ExoMars orbiter prepares for Rosalind Franklin

ExoMars orbiter prepares for Rosalind Franklin

Stephen Kuper

The ESA-Roscosmos ExoMars Trace Gas Orbiter (TGO) will follow a different path. An ‘inclination change manoeuvre’ will put the spacecraft in an altered orbit, enabling it to pick up crucial status signals from the ExoMars rover, Rosalind Franklin, due to land on the Red Planet in 2021.

After completing a complex series of manoeuvres during 2017, ExoMars TGO is now orbiting the Red Planet every two hours, collecting scientific data from NASA’s surface-bound rover and lander, and relaying it back to Earth. At the same time, the orbiter is gathering its own data on the planet’s atmosphere, water abundance and alien surface.

More than a year before Rosalind even lifts off from Earth’s surface, flight dynamics experts at ESA’s ESOC mission control centre have formulated a long-term plan to ensure ExoMars TGO can communicate with the new ESA rover and surface platform, contained in the entry, descent and landing module.

Slight changes to a spacecraft’s orbit have a large effect over time, so while the upcoming manoeuvres will only slightly alter TGO’s speed, it will be in the right position to communicate with the then-incoming rover by 2021.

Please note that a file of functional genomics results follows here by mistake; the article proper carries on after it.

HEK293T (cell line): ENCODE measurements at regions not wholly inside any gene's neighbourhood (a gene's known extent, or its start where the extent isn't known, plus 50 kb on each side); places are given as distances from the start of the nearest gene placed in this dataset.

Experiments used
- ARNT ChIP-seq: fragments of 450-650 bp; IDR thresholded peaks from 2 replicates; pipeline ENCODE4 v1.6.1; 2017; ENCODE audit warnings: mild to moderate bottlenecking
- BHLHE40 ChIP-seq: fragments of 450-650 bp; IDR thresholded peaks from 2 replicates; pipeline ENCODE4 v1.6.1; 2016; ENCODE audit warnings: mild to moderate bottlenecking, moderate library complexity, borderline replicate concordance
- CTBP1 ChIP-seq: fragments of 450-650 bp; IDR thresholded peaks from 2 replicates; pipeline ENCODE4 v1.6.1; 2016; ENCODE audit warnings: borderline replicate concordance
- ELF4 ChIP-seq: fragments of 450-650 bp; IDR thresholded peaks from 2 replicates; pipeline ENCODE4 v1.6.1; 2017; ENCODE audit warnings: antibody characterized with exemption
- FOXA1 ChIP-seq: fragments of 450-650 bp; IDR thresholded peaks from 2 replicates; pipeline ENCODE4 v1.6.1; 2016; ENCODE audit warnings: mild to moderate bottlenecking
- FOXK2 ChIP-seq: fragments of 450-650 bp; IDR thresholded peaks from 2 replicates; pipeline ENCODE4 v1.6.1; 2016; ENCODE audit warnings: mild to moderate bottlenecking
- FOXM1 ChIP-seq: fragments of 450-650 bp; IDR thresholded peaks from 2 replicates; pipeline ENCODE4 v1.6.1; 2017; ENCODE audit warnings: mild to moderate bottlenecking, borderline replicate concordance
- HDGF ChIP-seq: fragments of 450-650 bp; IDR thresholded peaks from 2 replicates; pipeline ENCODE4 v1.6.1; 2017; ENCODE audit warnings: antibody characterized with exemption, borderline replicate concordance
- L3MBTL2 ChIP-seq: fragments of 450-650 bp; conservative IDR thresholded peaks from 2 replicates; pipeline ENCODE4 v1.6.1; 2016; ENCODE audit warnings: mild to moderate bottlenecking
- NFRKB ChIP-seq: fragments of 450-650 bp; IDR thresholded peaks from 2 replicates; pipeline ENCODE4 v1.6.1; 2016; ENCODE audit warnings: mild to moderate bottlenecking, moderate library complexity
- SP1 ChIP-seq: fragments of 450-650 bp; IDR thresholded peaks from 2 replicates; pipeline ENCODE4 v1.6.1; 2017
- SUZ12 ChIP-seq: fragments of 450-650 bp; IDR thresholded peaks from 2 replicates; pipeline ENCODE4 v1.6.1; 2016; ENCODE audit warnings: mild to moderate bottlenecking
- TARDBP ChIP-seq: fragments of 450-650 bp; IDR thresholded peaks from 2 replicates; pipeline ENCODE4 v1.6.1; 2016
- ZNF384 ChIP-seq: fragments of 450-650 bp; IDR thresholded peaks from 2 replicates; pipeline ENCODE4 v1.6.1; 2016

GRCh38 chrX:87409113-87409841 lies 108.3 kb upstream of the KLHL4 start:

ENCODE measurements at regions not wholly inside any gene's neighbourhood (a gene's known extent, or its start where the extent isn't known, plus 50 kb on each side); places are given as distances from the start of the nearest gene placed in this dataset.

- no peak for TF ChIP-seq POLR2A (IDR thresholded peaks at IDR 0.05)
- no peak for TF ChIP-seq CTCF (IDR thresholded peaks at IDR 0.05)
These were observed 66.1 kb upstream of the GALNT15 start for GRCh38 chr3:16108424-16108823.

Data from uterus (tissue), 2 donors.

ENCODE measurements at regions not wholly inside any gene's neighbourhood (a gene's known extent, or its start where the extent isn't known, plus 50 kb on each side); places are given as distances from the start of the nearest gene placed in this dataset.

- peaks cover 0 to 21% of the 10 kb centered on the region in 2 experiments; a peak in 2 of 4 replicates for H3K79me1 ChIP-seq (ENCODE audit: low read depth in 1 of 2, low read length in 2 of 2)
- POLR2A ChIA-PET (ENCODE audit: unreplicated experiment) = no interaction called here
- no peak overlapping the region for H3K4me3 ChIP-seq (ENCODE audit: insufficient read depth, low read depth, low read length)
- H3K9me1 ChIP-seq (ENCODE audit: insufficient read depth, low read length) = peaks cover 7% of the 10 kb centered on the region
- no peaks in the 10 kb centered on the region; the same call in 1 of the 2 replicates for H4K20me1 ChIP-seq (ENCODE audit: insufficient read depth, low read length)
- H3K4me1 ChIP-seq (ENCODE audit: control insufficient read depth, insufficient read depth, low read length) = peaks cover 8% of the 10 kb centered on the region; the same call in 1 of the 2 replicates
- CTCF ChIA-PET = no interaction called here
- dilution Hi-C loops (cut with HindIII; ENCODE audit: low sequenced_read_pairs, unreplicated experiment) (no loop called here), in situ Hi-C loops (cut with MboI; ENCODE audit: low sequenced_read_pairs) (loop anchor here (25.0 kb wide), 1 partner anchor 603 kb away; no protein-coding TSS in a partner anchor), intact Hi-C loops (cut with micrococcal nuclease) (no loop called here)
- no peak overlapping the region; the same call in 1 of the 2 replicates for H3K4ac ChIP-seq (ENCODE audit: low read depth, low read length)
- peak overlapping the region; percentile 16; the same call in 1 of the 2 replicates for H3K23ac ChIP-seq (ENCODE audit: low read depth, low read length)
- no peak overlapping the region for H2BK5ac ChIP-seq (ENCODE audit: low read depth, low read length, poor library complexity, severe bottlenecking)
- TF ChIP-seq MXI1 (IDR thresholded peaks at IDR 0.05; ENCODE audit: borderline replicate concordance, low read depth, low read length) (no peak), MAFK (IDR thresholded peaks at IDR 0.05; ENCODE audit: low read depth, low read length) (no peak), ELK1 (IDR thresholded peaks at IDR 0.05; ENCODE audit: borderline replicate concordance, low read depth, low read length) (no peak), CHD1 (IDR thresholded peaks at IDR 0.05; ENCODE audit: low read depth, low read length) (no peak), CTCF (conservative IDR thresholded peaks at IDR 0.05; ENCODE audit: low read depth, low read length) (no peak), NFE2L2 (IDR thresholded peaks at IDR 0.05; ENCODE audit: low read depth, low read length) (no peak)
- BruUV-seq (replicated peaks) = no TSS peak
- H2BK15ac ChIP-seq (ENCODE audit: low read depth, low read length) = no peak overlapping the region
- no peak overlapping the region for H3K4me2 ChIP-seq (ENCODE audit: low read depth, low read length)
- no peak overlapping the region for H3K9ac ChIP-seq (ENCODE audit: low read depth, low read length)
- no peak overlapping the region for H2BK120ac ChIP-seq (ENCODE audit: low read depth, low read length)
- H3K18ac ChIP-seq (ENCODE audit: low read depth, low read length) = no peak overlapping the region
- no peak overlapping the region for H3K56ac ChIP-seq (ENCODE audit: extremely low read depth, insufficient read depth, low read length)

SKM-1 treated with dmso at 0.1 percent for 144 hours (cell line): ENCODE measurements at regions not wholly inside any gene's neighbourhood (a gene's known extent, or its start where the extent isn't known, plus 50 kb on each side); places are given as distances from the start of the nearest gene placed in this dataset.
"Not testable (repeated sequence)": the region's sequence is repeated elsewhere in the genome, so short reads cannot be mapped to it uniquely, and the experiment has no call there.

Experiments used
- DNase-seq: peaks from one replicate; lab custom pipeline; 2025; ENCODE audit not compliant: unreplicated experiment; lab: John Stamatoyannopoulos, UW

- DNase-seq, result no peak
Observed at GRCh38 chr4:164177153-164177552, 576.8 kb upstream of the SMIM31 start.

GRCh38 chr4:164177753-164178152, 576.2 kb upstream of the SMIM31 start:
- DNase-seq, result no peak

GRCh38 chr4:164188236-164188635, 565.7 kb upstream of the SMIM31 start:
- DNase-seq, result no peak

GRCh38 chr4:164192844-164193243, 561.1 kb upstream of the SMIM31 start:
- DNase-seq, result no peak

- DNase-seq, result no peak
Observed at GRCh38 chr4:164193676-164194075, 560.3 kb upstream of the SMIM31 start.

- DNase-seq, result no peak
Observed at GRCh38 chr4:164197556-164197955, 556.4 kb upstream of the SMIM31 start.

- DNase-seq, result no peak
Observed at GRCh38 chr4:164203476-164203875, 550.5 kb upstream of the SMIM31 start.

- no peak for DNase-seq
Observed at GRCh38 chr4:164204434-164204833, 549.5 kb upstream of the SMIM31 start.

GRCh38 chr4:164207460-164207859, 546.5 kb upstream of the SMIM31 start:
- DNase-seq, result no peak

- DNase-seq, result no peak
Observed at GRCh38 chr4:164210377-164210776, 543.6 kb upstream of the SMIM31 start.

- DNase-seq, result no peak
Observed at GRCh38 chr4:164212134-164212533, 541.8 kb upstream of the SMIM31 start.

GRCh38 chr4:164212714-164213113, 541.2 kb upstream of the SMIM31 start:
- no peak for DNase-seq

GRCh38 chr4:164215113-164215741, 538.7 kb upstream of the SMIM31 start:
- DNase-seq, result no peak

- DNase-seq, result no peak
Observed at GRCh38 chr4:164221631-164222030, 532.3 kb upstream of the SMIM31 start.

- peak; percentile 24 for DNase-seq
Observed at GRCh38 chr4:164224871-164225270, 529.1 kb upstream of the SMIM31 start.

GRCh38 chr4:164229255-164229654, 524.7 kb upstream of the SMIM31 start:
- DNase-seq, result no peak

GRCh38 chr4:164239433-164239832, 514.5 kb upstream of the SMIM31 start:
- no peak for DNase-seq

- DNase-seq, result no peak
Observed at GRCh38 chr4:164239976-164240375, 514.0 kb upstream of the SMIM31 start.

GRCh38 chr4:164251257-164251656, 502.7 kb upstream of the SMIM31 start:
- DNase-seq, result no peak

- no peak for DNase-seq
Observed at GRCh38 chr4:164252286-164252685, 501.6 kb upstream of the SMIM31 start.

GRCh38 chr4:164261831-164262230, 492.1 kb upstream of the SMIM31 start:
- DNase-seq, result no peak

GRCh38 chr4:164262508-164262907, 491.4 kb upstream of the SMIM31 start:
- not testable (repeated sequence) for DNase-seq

Mars’ uneven gravity field means that TGO’s orbit ‘wanders’, so it gradually rotates around Mars over time, continuing until it completes an entire rotation around the planet every four and a half months.

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To keep in touch with the descent module as it enters the Martian atmosphere, descends and lands upon its surface, TGO’s orientation needs to change.

Three manoeuvres in the month of June will alter TGO’s speed, twice by 30.9 metres per second and one final small change of 1.5 metres per second, bringing it slightly closer to the Martian poles.

If teams at mission control were to leave ExoMars TGO in its current orbit, without performing any manoeuvres, Mars itself would later get between the orbiting spacecraft and the new Mars explorer.

Without phasing the orbiter with the Mars rover, the two craft would remain invisible to each other at the crucial moment when the rover descends to the surface.

Not only does the foresight and long-term planning of mission experts ensure communication is maintained between two of ESA’s most important Mars missions, it saves fuel – a huge amount of which would be needed to get TGO in the right position in the weeks or even months before the ExoMars rover's arrival.

ESA has demonstrated expertise in studying Mars from orbit, now it is looking to secure a safe landing, to rove across the surface and to drill underground to search for evidence of life. Our orbiters are already in place to provide data relay services for surface missions. The next logical step is to bring samples back to Earth, to provide access to Mars for scientists globally, and to better prepare for future human exploration of the Red Planet. 

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